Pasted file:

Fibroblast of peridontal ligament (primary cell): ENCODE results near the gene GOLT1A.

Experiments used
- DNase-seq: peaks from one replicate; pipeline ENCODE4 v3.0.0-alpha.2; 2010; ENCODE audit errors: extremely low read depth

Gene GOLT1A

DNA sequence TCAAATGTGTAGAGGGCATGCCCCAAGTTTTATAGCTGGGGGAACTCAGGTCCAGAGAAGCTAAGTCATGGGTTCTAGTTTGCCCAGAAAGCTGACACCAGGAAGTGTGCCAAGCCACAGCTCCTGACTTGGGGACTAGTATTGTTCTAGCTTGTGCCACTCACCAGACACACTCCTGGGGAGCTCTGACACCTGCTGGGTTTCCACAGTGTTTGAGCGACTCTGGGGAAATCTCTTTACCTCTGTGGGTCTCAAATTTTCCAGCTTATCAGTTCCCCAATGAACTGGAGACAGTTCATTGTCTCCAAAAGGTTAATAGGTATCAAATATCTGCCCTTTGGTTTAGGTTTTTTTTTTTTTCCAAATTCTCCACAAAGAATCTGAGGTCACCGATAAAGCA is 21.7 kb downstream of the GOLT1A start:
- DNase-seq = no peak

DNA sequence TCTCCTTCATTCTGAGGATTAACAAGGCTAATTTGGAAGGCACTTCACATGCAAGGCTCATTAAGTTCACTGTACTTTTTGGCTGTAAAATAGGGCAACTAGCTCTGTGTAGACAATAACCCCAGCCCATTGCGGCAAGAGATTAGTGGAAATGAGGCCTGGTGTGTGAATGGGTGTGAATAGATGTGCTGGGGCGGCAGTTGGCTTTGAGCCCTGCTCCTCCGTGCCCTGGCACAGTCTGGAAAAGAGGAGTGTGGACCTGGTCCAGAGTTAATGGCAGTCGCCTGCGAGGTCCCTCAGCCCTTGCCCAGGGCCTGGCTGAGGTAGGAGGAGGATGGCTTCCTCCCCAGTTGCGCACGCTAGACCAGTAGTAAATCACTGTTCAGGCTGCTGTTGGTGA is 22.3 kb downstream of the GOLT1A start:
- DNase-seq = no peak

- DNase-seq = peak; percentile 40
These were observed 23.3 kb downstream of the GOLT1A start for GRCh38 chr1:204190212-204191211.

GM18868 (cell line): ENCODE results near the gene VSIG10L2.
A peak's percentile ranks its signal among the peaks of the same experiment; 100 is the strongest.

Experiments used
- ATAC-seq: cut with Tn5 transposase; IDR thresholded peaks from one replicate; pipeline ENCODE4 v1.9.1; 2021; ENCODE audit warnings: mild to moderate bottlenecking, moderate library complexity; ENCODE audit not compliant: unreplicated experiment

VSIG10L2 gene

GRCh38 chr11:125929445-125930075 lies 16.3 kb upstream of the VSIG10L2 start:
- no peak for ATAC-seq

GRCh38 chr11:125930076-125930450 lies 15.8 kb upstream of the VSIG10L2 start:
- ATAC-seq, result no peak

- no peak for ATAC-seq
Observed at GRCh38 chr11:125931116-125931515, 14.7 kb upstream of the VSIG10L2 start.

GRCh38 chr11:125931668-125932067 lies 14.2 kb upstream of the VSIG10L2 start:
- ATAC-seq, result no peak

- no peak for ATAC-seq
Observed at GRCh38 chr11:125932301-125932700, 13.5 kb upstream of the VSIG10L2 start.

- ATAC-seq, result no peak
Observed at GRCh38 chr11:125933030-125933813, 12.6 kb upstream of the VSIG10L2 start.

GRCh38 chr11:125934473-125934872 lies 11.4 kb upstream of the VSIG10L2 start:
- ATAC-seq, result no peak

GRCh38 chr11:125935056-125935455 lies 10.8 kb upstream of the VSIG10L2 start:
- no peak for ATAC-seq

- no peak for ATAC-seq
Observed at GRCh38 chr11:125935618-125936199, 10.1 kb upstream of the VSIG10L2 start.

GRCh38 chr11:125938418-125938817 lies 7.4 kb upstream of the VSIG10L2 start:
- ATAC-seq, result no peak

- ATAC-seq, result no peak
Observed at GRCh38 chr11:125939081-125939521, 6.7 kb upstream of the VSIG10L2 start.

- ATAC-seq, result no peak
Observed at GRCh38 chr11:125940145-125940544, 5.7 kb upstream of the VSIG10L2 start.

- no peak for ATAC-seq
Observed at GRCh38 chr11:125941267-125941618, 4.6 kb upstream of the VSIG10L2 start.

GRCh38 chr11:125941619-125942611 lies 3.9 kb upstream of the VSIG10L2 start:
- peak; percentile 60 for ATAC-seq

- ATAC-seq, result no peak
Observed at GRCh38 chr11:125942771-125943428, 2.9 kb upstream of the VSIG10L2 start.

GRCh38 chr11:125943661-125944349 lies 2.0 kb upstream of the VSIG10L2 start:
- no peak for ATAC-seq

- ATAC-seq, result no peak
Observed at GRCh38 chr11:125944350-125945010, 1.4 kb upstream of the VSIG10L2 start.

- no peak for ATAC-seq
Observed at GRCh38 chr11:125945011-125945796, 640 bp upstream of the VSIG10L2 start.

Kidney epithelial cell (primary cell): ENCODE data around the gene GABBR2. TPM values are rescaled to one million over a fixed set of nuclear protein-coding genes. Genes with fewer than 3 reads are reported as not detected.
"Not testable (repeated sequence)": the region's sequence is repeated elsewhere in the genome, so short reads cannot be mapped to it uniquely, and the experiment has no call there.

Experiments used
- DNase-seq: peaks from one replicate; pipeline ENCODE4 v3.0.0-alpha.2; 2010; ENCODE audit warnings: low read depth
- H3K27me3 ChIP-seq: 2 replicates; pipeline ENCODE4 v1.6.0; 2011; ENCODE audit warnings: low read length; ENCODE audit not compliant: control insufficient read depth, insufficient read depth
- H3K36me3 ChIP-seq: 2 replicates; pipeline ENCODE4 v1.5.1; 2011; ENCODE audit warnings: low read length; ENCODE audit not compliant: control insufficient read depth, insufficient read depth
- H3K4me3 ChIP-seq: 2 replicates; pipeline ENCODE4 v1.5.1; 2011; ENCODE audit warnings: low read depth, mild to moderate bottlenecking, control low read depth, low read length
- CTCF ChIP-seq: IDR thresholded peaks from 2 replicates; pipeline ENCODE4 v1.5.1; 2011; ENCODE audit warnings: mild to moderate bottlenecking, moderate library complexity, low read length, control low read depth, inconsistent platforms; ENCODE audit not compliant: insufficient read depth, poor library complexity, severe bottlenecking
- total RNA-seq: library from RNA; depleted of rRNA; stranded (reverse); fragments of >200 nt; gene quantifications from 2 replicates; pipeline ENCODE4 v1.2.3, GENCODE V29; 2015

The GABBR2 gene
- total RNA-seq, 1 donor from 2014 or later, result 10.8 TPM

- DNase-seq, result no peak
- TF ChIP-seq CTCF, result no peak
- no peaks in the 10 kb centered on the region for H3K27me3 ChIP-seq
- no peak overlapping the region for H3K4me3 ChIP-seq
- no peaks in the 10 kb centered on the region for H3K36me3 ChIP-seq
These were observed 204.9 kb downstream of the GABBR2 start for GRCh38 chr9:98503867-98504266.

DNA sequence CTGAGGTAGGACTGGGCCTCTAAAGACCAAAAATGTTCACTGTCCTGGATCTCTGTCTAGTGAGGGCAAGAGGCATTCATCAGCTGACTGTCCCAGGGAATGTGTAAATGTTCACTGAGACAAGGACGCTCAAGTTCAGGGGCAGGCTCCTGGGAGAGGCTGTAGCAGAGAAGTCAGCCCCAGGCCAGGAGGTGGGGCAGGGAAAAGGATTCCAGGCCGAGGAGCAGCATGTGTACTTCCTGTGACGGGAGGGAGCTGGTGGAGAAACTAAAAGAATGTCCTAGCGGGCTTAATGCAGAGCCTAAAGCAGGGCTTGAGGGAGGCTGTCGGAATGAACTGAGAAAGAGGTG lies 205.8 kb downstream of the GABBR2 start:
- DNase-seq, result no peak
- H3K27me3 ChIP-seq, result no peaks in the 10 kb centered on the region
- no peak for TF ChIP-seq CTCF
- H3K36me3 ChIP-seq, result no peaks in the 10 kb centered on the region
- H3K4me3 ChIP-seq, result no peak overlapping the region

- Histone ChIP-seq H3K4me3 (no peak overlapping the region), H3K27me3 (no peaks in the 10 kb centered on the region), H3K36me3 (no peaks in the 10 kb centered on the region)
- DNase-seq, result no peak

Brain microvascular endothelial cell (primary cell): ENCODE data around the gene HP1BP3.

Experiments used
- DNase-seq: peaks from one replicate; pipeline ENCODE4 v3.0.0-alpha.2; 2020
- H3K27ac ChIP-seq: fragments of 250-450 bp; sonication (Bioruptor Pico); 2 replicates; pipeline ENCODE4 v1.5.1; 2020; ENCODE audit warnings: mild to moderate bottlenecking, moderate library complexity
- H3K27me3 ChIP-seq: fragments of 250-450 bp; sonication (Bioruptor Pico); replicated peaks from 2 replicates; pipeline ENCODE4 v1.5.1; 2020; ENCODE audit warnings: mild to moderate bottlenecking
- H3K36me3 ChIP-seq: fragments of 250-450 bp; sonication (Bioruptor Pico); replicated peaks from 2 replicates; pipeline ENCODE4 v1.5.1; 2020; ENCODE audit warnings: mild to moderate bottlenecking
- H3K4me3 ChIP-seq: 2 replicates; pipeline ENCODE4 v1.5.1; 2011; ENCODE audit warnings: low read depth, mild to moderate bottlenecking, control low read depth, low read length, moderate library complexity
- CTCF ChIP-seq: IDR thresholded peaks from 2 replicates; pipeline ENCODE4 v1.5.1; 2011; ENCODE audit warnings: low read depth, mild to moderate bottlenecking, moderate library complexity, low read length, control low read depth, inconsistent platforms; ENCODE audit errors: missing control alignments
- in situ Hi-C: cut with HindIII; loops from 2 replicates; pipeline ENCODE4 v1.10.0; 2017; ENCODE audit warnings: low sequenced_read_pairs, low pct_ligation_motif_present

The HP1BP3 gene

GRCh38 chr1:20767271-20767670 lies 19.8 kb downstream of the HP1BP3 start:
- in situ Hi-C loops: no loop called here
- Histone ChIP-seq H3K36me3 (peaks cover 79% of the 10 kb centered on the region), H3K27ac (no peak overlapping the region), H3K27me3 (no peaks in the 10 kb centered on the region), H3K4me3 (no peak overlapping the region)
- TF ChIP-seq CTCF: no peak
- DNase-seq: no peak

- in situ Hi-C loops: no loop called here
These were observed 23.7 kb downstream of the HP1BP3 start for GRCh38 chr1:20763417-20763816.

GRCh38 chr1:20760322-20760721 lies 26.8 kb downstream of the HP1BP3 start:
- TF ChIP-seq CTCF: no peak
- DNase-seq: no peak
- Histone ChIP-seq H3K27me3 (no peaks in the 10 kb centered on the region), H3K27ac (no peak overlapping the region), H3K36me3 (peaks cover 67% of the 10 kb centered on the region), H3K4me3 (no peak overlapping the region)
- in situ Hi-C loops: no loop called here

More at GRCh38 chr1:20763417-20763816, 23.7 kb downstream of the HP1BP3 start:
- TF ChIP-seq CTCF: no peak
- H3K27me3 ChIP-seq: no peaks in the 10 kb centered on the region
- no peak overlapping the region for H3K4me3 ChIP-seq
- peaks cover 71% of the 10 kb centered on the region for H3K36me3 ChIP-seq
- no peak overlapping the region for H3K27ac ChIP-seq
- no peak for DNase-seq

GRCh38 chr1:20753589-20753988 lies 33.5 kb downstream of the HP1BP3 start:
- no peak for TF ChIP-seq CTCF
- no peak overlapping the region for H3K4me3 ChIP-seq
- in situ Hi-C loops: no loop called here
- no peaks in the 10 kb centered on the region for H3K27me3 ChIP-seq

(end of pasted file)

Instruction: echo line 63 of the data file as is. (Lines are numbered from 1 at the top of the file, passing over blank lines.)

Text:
- DNase-seq, result no peak